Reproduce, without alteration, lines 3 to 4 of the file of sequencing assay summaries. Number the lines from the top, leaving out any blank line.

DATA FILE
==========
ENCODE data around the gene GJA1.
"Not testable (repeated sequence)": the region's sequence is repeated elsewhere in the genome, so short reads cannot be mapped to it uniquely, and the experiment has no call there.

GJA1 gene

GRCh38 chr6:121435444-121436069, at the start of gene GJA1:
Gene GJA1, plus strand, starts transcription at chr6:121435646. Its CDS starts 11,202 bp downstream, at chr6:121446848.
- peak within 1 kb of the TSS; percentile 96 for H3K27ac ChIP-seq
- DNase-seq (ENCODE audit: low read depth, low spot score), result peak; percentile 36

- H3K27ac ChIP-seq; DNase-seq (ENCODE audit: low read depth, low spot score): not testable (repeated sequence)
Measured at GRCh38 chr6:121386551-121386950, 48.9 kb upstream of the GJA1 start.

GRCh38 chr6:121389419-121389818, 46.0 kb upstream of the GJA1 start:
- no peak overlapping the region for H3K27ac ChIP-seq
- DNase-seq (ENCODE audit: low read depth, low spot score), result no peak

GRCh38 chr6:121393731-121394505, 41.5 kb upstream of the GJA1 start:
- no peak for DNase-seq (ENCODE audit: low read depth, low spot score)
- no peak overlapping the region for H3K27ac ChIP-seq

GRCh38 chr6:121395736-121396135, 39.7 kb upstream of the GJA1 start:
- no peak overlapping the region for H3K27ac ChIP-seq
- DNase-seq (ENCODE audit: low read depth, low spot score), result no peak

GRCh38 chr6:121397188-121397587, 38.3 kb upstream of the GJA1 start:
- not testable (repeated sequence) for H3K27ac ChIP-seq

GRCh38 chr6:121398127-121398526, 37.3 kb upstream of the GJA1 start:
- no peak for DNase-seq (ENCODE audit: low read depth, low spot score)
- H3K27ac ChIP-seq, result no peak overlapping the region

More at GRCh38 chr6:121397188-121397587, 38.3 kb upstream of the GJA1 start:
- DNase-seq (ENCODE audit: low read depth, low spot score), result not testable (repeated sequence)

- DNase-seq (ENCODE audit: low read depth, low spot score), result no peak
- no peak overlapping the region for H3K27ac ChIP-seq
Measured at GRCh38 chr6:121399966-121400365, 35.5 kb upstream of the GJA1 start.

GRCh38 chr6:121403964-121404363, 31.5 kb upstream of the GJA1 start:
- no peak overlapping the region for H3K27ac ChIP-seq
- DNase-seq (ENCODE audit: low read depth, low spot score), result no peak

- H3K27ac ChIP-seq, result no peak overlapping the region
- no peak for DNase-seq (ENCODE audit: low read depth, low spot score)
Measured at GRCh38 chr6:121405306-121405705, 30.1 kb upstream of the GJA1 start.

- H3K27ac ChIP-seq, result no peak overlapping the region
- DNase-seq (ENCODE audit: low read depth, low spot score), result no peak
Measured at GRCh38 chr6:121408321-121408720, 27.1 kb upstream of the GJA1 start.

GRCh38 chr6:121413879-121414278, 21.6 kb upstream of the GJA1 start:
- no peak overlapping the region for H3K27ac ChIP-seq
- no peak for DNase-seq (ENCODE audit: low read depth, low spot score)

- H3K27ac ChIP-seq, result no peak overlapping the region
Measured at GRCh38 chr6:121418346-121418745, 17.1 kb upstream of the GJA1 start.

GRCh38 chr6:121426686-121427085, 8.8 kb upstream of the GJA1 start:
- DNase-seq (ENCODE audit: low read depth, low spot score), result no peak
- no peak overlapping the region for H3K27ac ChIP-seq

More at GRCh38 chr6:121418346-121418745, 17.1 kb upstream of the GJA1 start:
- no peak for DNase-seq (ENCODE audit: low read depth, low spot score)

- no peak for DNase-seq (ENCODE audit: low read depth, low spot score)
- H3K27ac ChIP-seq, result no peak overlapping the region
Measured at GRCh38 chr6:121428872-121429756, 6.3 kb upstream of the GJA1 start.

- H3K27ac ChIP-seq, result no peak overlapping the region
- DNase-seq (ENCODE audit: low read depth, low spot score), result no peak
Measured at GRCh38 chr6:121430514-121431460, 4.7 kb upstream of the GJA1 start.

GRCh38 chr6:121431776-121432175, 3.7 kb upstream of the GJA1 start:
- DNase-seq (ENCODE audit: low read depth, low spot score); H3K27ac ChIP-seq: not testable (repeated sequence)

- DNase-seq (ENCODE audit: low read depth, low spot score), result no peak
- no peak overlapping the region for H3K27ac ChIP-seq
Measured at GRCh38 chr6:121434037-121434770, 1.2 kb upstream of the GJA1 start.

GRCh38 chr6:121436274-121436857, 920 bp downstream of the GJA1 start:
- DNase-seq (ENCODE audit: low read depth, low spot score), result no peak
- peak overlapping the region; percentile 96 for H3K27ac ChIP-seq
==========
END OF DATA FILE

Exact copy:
GJA1 gene

GRCh38 chr6:121435444-121436069, at the start of gene GJA1: